On Friday, June 4th, Linden Lab broke the news that the company’s CEO, Ebbe Altberg had passed away.
The post, from Patch Linden, reads in part:
Second Life found new highs in 2020 between a worldwide pandemic taking grip, through the times of a tumultuous leadership change in the United States, and during movements of civil changes that will forever live in history books. Second Life provides many with the comfort of a normal that continues to exist for all of us, where many use it to escape real life pressures, stressors and day to day challenges. In Second Life we can be our ideal, our best, celebrate all that is good across the world together. Sadly we have also seen some people go, and they will never be forgotten as they touched us, gave us their best from their hearts, minds and souls – this thing called real life sometimes knocks on our door and makes a call.
As I am here before you today, it is with profound sadness that I share with you Ebbe passed away yesterday evening restfully and surrounded by the love of his family.
This is deeply sad news for all of those who knew or had contact with Ebbe during his seven-year tenure at LL. His arrival at Linden Lab the start of February 2014 came at a time when user / Lab relationships were at a particularly low state, and his arrival could not have been more timely.
From the outset, it was clear that he had more than a passing knowledge of the platform – his son, Aleks, had been keenly involved on the Teen Grid, up to and including starting his own business, and Ebbe himself was a long-time friend of former Linden Lab board member Jed Smith (who had actually tried to get Ebbe to join the company once before).
Referring to himself as a “left-brain / right brain kind of person” – he graduated Middlebury College (Vermont USA) with a degree in Fine Arts with a concentration in Computer Applications, it is fair to say he not merely was aware of the potential of Second Life – he was positively enthusiastic about it, technically and creatively.
From the outset, he was openly and warmly communicative with the platform’s user base, getting in-world as often as he could to meet people either casually or via small and large events – such as an early “fireside chat” a handful of us were invited to attend just a handful of days after his official arrival at the Lab, or via larger town hall style meetings, and appearances at events such as VWBPE, the SLB celebrations the Lab Chat sessions and their successor, Lab Gab, and more.
His openness and honesty did much to renew users’ faith in Second Life – but occasionally carried something of a price. When he popped-up at a Third-Party Viewer Developer meeting in June 2014 and mentioned in passing that the Lab were working on a new platform (which we would come to know as Sansar), the resultant conniptions among users was very palpable (and, being honest, partially fuelled by some hasty and somewhat inaccurate tweeting of his comments sans proper context) – which would require numerous repeats by both Ebbe and other at the Lab that the new platform did not mean “the end” for Second Life, but the company was committed to both.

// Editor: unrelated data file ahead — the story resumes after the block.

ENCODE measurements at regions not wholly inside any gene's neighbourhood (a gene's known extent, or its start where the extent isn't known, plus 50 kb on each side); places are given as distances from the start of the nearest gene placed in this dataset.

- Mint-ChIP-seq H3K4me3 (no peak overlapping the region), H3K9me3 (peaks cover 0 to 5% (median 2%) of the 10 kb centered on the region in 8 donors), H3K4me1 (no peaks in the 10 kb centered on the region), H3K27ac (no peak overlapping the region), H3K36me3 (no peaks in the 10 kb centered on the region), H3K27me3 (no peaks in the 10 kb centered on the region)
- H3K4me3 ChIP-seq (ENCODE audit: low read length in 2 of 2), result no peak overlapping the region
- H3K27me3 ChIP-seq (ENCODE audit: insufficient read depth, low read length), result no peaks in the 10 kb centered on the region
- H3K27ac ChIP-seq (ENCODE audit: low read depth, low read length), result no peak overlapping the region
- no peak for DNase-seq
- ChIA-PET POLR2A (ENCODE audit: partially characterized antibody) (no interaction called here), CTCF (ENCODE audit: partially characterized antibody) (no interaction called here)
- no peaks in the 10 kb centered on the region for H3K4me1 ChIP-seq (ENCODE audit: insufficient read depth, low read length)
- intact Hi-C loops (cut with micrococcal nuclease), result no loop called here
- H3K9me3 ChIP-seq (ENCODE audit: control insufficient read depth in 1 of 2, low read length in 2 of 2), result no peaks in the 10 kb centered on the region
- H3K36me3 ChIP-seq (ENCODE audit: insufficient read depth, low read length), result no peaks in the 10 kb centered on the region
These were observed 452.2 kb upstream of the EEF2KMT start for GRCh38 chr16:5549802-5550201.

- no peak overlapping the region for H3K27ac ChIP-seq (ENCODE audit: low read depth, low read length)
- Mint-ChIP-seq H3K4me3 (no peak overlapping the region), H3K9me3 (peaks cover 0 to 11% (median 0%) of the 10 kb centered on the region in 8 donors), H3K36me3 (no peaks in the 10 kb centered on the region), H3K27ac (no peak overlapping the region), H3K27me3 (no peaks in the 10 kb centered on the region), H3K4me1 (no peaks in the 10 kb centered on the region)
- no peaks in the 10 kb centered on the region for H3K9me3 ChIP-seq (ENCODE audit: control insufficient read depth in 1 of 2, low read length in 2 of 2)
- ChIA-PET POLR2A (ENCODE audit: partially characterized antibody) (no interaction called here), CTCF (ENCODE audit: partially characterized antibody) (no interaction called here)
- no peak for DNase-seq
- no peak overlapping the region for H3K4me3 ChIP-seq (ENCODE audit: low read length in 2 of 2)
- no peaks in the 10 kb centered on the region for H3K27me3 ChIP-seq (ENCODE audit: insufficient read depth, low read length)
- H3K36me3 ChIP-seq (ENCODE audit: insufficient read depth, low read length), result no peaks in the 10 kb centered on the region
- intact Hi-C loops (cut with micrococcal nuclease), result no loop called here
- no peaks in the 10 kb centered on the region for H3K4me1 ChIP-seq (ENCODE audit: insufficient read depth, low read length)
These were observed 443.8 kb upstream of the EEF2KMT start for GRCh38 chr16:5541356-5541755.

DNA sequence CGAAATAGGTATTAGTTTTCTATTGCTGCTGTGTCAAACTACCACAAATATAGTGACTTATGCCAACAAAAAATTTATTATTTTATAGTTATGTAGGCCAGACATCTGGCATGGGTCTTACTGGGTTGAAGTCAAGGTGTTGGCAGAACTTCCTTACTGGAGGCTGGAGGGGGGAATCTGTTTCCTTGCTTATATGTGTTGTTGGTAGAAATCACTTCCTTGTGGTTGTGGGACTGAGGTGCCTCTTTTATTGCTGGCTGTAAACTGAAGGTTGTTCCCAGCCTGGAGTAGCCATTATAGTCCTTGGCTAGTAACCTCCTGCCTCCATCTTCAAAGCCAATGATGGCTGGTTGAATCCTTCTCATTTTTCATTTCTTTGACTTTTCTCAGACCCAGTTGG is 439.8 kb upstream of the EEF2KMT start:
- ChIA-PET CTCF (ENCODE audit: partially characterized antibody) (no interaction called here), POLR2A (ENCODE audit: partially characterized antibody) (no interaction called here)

In this latter regard, he fully supported the team that came together under Oz Linden to continue to build-out and improve SL and make it more accessible to people, whilst always stepping forward and facing the ire of users over perceived wrong-doings and working to further build / re-build confidence in company and product.
Nor was his enthusiasm constrained to platform and users – he faced the media head-on on numerous occasions in the US and international, proud to talk-up Second Life, Linden Lab, virtual worlds and the potential of VR, a technology to which he became an ardent convert. He also had the foresight to spin-out the lab’s expertise in virtual tokens into a subsidiary, Tilia Pay, presenting linden Lab with a further means of generating business for itself.
Prior to joining Linden Lab, his career have been wide-ranging, encompassing both major global corporations such as Yahoo and Microsoft, much of which I covered in a brief profile I was able to put together on him just appear he officially joined LL, and I was pleased to note that he and I had shared interests in both Formula 1 racing and space exploration, which allow for some early conversations between us.
The precise cause of Ebbe’s passing has not been made public, but it was clear to many through various sources that he appeared to be affected by a long-term illness, and over the last 12 months in particular, his presence had been somewhat conspicuous by its absence (I believe that perhaps his last public appearance as CEO was the occasion of Oz Linden’s retirement earlier in 2021).
However, it is clear that illness did not in any way blunt his determination to ensure Linden Lab and Second Life in a much stronger and better position than when he joined the company – a determination that included the hard choice of letting go of Sansar, and guiding the company through the difficult waters of acquisition and bringing into the fold investors who have the vision and willingness to move both company and platform forward.
Given this, and despite the shadow cast by the announcement of his passing, I’ve little doubt that he could be justifiably proud of all that he achieved at Linden Research Inc., and because of his dedication and enthusiasm, both the platform and the company are much better and stronger today than perhaps they’ve ever been.
My deepest and sincerest condolences to Ebbe’s family and all at Linden Lab at this time. I can honestly say that for all of us who have been invested in Second Life, he was more than just a CEO, he was a fellow resident an adventurer on the virtual frontier. He shall be greatly missed.
Rest in peace, Ebbe. And thank you.